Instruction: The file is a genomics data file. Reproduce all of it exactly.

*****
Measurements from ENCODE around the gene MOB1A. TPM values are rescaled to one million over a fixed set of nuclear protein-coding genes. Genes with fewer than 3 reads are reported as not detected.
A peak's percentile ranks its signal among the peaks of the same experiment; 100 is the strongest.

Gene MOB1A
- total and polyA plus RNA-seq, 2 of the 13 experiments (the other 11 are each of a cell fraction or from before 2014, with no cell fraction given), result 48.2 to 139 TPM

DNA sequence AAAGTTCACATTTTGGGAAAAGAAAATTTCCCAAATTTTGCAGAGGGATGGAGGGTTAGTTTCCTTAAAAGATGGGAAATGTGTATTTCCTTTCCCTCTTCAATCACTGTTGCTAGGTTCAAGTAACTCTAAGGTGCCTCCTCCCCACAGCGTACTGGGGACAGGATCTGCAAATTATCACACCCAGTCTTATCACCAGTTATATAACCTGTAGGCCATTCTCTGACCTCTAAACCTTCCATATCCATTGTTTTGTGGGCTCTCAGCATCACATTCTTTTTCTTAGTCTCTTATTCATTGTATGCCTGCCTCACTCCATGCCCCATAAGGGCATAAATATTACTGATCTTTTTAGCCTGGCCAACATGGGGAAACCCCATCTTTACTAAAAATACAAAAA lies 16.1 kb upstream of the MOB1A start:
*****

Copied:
Measurements from ENCODE around the gene MOB1A. TPM values are rescaled to one million over a fixed set of nuclear protein-coding genes. Genes with fewer than 3 reads are reported as not detected.
A peak's percentile ranks its signal among the peaks of the same experiment; 100 is the strongest.

Gene MOB1A
- total and polyA plus RNA-seq, 2 of the 13 experiments (the other 11 are each of a cell fraction or from before 2014, with no cell fraction given), result 48.2 to 139 TPM

DNA sequence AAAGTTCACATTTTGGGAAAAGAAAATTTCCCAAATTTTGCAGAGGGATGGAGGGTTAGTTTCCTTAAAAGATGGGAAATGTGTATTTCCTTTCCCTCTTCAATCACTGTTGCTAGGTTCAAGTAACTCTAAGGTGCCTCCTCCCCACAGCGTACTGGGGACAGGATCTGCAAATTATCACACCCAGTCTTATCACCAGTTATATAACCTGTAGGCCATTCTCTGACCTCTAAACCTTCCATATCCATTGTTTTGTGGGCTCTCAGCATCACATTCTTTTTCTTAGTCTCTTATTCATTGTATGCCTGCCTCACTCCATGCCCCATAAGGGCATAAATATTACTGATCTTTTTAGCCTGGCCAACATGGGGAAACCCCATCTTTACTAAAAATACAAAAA lies 16.1 kb upstream of the MOB1A start: